After slow start, Adrian Peterson got 'back to being an assassin'
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ST. LOUIS -- Adrian Peterson found himself doing something uncharacteristic early in the Minnesota Vikings' game against the St. Louis Rams on Sunday.
Not just getting stopped. That happens occasionally, even to the best running back in the NFL.
Peterson gained only 8 yards on his first eight carries -- and he was letting the Rams' attacking defense get to him.
"This is probably the most I've talked trash in six years. Seriously," Peterson said. "Because these guys was coming in, hitting late -- not really late, but getting some extra hits in. I love it, because I play with that same passion.
"But I got up in some of the guys' face a couple of times, and I had to get away from that. Get back to being an assassin. Not saying anything. Just hitting them."
It didn't take long.
Peterson's ninth carry went 82 yards for a touchdown, propelling the Vikings' second-quarter surge on the way to a 36-22 win.
"It was kind of a perfect storm for him to hit that run with what we had lined up and the play they called," Rams end Chris Long said. "We continued to just pound away at it, but that's a damn, damn good football player and he made some really good plays out there."
Peterson added a 52-yard run in the fourth quarter and finished with 212 yards on 24 carries (8.8 average) -- his eighth consecutive 100-yard game (a team record) and second 200-yard performance in three weeks.
His 1,313 rushing yards during that stretch are an NFL record for eight games and he has a career-high 1,812 yards this season -- just 293 yards shy of Eric Dickerson's 28-year-old, single-season record of 2,105 with two games to go.
"It's in the back of my head that I definitely want to accomplish that," Peterson said. "So, I'm just going to continue to let the chips fall where they may. I look at (Sunday)'s game -- I could have had 300. You know what? It wasn't meant to happen. We got the 'W'. You got closer. Just move on, keep playing football."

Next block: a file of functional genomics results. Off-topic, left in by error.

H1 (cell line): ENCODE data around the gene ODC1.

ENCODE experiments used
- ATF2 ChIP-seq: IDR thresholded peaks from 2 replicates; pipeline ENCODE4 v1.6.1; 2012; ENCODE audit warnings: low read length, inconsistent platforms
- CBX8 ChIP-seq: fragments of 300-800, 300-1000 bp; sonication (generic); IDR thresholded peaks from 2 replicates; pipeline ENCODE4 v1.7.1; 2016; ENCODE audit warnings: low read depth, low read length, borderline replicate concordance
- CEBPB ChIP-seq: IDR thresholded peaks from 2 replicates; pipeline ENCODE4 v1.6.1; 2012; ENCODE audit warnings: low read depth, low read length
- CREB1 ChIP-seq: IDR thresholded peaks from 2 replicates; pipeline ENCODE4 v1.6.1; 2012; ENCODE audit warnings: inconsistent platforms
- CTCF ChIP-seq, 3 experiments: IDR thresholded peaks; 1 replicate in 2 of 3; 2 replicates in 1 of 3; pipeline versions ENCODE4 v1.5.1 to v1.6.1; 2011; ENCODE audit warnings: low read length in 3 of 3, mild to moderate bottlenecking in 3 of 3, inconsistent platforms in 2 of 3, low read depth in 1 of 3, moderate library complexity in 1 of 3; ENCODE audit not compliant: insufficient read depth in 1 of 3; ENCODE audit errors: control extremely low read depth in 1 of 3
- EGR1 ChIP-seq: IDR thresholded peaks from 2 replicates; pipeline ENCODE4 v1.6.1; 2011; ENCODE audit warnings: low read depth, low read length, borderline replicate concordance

The 82-yard run came on a lead draw play that perfectly exploited the Rams' blitz, although Peterson nearly cut into the man fullback Jerome Felton had blocked.
"They kept crashing some guys down inside to make us bounce the football to try to get us to go sideways, rather than doing the things we've had so much success with," coach Leslie Frazier said. "And they had some success early, getting us to bounce some plays. But we eventually got what we wanted."
That touchdown made it 14-7, and the Vikings pushed their lead to 33-7 in the third quarter before the Rams offense made things interesting.
The lead was down to 33-22 midway through the fourth quarter when Peterson cut back a play that was doomed to the left, bounced off two defenders and went 52 yards to set up a field goal.
"It was congested, so I was trying to make a way out of no way," Peterson said. "They had got within two touchdowns. We needed something done productive on offense. So, I just kept fighting."
In Dickerson's record-breaking 1984 season, he had 1,792 yards through 14 games -- 20 fewer than Peterson, who was born the following year.
That Peterson was coming off left knee reconstruction and wasn't cutting at full tilt the first month or so only makes his performance more astounding.
"It's unreal. I haven't seen anything like it," veteran cornerback Antoine Winfield. "I have been around a lot of football, seen a lot of great players, but he is number one on my list."
Peterson says he's not focused on the record. But he has spoken often about wanting to be regarded as the greatest of all-time.
"Just mental. My mindset. My willpower," Peterson said. "Just my determination, and that's something that I show on the field when I play. The things that people don't see is how hard I work during the offseason. I grind, hard.
"When you want to be great -- in my head, I want to be the greatest to ever play -- you can't talk about it. You've got to go out and work."